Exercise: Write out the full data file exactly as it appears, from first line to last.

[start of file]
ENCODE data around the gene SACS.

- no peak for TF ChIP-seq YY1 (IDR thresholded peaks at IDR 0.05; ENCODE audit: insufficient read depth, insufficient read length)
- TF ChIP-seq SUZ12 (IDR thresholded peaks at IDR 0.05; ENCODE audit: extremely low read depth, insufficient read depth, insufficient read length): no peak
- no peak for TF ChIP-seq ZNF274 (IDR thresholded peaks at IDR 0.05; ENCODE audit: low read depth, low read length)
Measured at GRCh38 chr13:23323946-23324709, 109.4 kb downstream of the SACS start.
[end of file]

ENCODE data around the gene SACS.

- no peak for TF ChIP-seq YY1 (IDR thresholded peaks at IDR 0.05; ENCODE audit: insufficient read depth, insufficient read length)
- TF ChIP-seq SUZ12 (IDR thresholded peaks at IDR 0.05; ENCODE audit: extremely low read depth, insufficient read depth, insufficient read length): no peak
- no peak for TF ChIP-seq ZNF274 (IDR thresholded peaks at IDR 0.05; ENCODE audit: low read depth, low read length)
Measured at GRCh38 chr13:23323946-23324709, 109.4 kb downstream of the SACS start.